The few markets I mentioned have lot more opportunities because of organic growth coming from infrastructure and all the macro, mega trends. They are only held back because the political situation is not as good.

VP: The last few years have been challenging for the SEA optical market i.e., the prices have risen and on the whole there is a lot of competition. Has this affected ZEISS and if so in what aspects?

HP: Yeah, the only markets that are suffering are Singapore and Malaysia, and to a certain extent, Thailand too, because of the political instability some years back. But mostly, I see opportunities in SEA, because the market is polarizing.  We have a  proliferation of cheap stuff filtering in, but then because of the growing affluence, consumers having greater knowledge about the category as a whole, they are willing to pay for and they know the difference in what they are paying for.  and ZEISS being a high quality brand with good quality products, this gives us a good opportunity.

So overall, the SEA market is growing. You have the lower end market that is driving unit growth and making it more affordable  for consumers  who previously could afford to buy one pair and now, they can afford two pairs,  and then the other end with the more affluent ones who are quality driven, and who are willing to pay more.

VP: You had come up with the Zeiss Concept Stores. How successful has that been and what are the challenges that you faced in this regard?

HP: I don’t have the numbers globally but in south east asia alone we have close to 10 stores and you know, except for Singapore, where the cost structure is very different and t decision making is different,  in other parts, like Indonesia and Vietnam, it has been very successful.

We have this store at one location, I think Plaza Indonesia and at one level they have 6 optical shops there including one that was owned by our distributors in Indonesia where they opened up the ZEISS experience store at the same location, next to their own store, making it two of their shops at one location. Not only did they not cannibalize their existing stores revenue but in less than 6 months the ZEISS Experience store gave them an incremental 150 percent revenue more than of their existing store.

So that shows this is a proposition that the opticians want and that the target market is very different from the existing optical shops. When you look around they all look the same. But this is all about the image that we portray and most importantly it is about the workflow, the professionalism and the customer experiences the ZEISS experience the minute they walk in, the questions that we ask, the analysis we do, and the machines they go through  to the end product which is the ZEISS lens, the experience is consistent, professional and it just delights the customer.

ZEISS Vision Centre, Jakarta, Indonesia

VP: What is your vision for Zeiss in the next 5 years? What are the changes that you are going to bring in?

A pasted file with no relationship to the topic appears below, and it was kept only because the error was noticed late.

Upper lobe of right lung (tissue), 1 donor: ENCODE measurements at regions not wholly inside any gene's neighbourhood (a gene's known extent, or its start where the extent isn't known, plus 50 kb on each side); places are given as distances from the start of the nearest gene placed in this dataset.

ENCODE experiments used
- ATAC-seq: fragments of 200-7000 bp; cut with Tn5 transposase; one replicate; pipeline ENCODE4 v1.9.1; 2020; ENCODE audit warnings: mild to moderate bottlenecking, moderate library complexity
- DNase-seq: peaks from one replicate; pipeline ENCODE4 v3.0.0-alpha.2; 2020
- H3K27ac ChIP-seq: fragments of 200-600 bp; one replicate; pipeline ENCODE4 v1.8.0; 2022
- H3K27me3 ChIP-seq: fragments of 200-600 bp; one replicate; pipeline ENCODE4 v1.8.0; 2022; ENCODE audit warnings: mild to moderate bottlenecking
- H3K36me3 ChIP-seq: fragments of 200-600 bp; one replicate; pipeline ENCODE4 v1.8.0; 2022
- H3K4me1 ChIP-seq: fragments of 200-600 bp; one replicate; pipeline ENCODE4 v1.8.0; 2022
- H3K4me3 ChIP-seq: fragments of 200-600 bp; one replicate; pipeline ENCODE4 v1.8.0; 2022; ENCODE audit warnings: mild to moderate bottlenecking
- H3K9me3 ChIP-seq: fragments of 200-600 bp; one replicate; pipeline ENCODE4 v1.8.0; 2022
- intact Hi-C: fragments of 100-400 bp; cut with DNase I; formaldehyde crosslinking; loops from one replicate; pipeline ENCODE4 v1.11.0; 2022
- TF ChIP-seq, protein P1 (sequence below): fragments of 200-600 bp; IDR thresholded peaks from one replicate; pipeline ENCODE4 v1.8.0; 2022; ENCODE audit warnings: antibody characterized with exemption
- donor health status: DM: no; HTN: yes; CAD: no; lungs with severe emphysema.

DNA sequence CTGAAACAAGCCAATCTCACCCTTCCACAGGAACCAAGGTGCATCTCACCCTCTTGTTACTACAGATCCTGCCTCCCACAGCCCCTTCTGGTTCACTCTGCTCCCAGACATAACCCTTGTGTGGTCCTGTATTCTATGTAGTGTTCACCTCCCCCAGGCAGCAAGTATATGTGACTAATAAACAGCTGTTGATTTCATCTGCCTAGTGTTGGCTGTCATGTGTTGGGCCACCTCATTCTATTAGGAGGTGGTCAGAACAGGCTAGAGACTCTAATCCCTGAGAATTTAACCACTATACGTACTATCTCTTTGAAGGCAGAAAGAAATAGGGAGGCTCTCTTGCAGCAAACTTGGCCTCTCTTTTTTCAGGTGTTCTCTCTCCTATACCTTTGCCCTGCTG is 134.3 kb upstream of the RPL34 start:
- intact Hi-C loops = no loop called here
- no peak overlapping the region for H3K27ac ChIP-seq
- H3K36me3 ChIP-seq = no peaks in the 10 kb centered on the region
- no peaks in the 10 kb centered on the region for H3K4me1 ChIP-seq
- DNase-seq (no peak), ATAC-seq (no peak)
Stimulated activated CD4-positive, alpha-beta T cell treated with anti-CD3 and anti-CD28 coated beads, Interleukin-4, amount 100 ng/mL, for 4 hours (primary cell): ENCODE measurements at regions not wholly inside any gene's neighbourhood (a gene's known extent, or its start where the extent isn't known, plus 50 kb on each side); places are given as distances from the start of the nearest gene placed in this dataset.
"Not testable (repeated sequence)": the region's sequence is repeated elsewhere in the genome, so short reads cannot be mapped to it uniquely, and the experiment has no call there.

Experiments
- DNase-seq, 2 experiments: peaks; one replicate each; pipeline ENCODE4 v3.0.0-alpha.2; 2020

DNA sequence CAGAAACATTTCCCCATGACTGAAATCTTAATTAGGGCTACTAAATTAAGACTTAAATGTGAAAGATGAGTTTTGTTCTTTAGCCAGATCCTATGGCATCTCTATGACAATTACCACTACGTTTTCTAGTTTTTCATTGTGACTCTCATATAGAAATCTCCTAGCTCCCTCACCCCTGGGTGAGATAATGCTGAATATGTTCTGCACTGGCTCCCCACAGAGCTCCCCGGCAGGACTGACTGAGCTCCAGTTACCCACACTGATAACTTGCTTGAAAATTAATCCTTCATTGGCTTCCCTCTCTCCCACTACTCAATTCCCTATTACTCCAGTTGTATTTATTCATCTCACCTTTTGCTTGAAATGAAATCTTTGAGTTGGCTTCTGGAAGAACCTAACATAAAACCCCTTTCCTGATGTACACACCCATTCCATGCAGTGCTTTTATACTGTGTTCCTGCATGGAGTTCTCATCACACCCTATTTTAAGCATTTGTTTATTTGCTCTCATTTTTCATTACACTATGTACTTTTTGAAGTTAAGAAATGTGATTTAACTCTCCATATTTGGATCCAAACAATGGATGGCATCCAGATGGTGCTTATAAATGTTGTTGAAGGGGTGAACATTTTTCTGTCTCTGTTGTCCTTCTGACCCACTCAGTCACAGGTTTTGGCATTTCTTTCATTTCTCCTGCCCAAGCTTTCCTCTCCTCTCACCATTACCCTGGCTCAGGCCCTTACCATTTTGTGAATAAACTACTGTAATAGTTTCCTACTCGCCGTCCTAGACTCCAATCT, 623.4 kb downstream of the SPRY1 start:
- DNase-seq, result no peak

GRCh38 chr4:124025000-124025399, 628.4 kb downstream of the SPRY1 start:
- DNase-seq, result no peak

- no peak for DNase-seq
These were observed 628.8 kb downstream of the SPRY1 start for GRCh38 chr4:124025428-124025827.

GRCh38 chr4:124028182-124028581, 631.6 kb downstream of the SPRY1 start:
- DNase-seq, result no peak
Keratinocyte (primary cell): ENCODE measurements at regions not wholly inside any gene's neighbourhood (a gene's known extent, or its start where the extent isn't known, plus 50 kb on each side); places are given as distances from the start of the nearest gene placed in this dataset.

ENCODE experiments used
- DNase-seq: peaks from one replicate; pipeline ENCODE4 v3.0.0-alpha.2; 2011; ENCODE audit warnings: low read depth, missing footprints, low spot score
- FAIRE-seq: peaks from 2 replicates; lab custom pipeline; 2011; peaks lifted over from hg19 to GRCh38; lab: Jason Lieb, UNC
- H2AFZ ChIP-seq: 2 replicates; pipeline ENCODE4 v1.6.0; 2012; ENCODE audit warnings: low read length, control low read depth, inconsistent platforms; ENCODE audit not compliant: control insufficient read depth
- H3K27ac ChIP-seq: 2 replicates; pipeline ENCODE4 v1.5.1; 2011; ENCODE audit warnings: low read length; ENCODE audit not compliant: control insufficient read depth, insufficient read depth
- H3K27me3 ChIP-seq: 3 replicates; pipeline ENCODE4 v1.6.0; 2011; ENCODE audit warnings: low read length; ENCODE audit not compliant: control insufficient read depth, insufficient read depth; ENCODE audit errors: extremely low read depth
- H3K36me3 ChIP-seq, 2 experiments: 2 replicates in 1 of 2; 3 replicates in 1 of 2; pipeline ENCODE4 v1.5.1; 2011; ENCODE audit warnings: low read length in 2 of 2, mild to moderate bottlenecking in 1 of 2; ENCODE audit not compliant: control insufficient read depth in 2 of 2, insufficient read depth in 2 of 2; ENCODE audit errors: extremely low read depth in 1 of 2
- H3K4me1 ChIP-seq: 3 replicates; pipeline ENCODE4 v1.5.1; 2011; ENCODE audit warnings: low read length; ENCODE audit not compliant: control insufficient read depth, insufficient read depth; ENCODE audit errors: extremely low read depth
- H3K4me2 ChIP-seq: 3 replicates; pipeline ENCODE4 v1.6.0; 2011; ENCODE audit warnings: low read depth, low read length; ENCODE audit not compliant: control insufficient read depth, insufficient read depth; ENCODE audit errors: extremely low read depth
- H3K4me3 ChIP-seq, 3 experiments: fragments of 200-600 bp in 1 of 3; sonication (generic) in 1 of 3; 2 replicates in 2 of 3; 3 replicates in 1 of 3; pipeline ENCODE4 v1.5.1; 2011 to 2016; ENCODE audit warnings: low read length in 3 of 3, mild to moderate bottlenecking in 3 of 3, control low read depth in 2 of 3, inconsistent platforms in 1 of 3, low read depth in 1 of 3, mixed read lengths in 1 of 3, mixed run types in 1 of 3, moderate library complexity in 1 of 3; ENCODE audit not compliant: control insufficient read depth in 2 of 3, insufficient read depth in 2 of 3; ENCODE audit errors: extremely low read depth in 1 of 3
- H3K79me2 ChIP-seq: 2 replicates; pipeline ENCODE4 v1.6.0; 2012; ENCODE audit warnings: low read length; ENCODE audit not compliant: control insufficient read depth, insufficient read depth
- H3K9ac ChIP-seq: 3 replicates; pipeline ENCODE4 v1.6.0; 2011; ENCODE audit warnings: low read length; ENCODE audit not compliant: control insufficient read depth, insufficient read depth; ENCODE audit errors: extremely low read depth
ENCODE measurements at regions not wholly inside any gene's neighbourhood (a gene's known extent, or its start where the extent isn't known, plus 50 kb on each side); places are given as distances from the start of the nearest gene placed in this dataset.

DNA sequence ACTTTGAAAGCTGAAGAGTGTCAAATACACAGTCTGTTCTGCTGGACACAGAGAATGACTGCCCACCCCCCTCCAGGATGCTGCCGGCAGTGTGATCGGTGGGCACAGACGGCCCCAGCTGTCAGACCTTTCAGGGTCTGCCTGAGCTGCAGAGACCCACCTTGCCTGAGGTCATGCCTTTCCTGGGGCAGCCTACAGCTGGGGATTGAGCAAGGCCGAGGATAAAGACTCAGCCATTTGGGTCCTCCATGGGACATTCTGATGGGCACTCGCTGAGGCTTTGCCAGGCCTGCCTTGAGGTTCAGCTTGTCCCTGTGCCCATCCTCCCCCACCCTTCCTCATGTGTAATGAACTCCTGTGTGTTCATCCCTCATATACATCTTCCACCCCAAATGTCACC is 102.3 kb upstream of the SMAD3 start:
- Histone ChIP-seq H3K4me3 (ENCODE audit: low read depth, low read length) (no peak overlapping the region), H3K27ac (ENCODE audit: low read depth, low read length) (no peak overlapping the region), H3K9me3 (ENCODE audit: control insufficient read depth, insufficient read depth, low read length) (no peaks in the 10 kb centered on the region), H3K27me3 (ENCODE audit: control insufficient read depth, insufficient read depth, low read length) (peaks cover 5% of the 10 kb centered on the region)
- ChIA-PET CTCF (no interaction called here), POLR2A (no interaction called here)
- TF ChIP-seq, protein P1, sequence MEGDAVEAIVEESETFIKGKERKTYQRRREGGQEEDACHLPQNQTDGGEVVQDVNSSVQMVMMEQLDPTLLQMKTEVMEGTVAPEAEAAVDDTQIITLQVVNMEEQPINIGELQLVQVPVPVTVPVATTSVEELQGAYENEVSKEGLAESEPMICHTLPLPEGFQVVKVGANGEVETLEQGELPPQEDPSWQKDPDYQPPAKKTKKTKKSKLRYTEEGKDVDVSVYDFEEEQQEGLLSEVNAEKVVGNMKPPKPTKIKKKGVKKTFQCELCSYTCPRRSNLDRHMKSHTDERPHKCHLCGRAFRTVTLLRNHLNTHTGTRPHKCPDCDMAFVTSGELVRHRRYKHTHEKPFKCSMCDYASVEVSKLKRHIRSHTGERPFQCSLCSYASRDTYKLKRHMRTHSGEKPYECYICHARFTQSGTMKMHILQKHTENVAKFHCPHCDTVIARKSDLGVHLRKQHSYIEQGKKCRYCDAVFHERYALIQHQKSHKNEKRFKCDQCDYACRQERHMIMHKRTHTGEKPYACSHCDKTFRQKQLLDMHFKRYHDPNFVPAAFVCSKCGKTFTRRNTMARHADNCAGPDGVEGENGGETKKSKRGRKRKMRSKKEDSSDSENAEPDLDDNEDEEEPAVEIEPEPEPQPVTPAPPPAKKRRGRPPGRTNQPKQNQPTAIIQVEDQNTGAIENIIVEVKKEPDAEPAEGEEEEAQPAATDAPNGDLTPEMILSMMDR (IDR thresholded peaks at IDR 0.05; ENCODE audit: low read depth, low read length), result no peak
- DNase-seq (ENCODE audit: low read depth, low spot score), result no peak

HP: I think if you ask any lens manufacturer, they will tell you the same thing; that is to enable our Opticians to provide a differentiated experience for their patients. The difference with ZEISS, is that it is in a better position to execute it better than anybody else. The optical retail is going through a disruptive period.

Everybody is looking at the frames, and how good those frames look on you. Everybody wants to spend more on the frames than on the lenses. When you analyse it deeper, the original concept of an optical retail store is to help you see good rather than look good because you go there to have your vision corrected.

Then somehow along the way we got diverted to fashion, it became the primary focus and somewhere in between, the lenses took a back seat. I think this is going to change because you see in Singapore and around this region,the entrance of the fast fashion Optical retail stores are offering consumers with convenience, transparent pricing, quick delivery from cheap sources that do not claim that they will give you the best quality
optical vision.

So my vision for ZEISS for five years is how can we help our customers evolve and deal with the changing times and to differentiate themselves from these cheap convenient shopping and give them an alternative business model with higher value add for their patients, offering them with quality, precision and innovation.

Plus we also have the ZEISS DNA, where different divisions born out of our excellence and innovations in Optics, applied across different industries; Vision; Consumer Optics (camera lenses); Microscopy; Industrial Metrology; Medical; Semiconductor Manufacturing Technology, Vision benefits from all the innovations in all these other divisions and we leverage on these innovations to help our customers differentiate with innovation, quality and service. That’s my vision for ZEISS Vision in SEA and for our customers.